Allan Leighton and Archie Norman were far too smart to want ASDA’s mould-breaking PR campaigns to be “just an outcrop of their personalities”. (MW, September 14).
Their great insight was that sustainable revolution in the moribund grocer would come about through maximising individual autonomy within a framework of clear corporate values – a true breakout culture. Of course, they had great personal discipline, energy and rigour, but they recognised that they couldn’t do it alone.
Jointly and individually, they had the imagination and nerve to back bold ideas from anywhere in the organisation. So, for example, there was a suggestion scheme, but it was “Tell Archie,” not “Ask Archie”, and there were “Value Crusaders” in stores who would phone in with competitor pricing information. Some campaigns, like the Net Book Agreement and Fair Shares, were generated across head office departments, and others, such as Love In Store, emerged from store initiatives. Successful implementation and a high media profile lay in a ferocious commitment to getting the ASDA message across, coupled with genuine collaboration between stores and ASDA House.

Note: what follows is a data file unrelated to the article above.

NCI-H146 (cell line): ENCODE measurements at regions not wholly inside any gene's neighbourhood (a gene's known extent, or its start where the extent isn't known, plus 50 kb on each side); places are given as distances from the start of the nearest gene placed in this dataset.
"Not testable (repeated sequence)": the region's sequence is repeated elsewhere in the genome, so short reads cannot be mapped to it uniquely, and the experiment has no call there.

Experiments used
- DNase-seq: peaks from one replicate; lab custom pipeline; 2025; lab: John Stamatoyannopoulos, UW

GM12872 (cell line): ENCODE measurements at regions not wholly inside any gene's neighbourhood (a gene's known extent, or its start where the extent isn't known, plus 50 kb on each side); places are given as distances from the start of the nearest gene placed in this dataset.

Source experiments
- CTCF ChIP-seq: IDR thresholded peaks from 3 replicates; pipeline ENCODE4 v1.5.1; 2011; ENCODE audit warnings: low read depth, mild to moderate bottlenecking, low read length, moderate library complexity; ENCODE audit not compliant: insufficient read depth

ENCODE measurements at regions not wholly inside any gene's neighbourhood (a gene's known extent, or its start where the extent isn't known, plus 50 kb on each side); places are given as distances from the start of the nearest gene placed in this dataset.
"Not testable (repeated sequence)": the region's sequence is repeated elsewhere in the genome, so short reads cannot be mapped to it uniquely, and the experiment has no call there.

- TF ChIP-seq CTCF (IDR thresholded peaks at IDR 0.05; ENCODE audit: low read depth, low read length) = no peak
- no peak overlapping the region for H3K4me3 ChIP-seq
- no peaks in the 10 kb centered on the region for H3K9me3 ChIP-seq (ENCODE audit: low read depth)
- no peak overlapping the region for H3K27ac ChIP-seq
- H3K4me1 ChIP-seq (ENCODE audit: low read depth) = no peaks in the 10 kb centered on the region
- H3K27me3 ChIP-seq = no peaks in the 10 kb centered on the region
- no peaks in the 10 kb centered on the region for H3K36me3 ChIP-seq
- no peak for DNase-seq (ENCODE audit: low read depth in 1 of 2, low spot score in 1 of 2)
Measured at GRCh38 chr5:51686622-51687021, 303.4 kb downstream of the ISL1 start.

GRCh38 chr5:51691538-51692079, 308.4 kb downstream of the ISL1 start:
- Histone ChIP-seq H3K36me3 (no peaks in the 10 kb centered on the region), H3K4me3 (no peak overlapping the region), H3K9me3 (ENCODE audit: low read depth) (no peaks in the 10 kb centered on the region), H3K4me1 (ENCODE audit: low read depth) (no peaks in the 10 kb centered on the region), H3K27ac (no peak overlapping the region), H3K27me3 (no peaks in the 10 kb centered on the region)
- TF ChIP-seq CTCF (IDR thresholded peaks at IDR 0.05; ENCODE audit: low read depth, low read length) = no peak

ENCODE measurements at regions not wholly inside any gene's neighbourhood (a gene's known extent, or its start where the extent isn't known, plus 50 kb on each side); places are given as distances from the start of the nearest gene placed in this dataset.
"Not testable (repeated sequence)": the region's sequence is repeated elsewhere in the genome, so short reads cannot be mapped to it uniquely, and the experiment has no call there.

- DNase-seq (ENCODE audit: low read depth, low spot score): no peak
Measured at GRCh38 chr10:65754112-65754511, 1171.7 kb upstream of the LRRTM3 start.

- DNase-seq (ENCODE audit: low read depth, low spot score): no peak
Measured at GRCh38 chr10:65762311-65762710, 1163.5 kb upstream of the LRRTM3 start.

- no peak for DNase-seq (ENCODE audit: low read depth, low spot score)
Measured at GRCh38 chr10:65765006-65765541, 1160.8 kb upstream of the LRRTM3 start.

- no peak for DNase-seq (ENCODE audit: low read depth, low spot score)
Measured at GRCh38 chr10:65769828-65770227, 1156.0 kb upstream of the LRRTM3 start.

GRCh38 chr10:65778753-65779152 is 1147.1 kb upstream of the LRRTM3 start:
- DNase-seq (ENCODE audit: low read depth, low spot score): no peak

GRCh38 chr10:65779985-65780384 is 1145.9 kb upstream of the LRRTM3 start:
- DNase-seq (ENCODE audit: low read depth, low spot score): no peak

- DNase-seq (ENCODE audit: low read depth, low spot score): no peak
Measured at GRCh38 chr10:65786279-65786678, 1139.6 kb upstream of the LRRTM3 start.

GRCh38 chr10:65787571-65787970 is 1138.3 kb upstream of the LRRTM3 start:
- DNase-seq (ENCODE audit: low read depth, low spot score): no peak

Obtaining this single-minded belief in what made ASDA different and giving colleagues the opportunity to implement relevant, new ideas at great pace was one of the legacies of the business recovery story. It is also the real piece of learning for any ailing retailers wanting to emulate them.
Director of Communications
University of East Anglia
(ASDA’s General Manager Public Relations 1992-1996)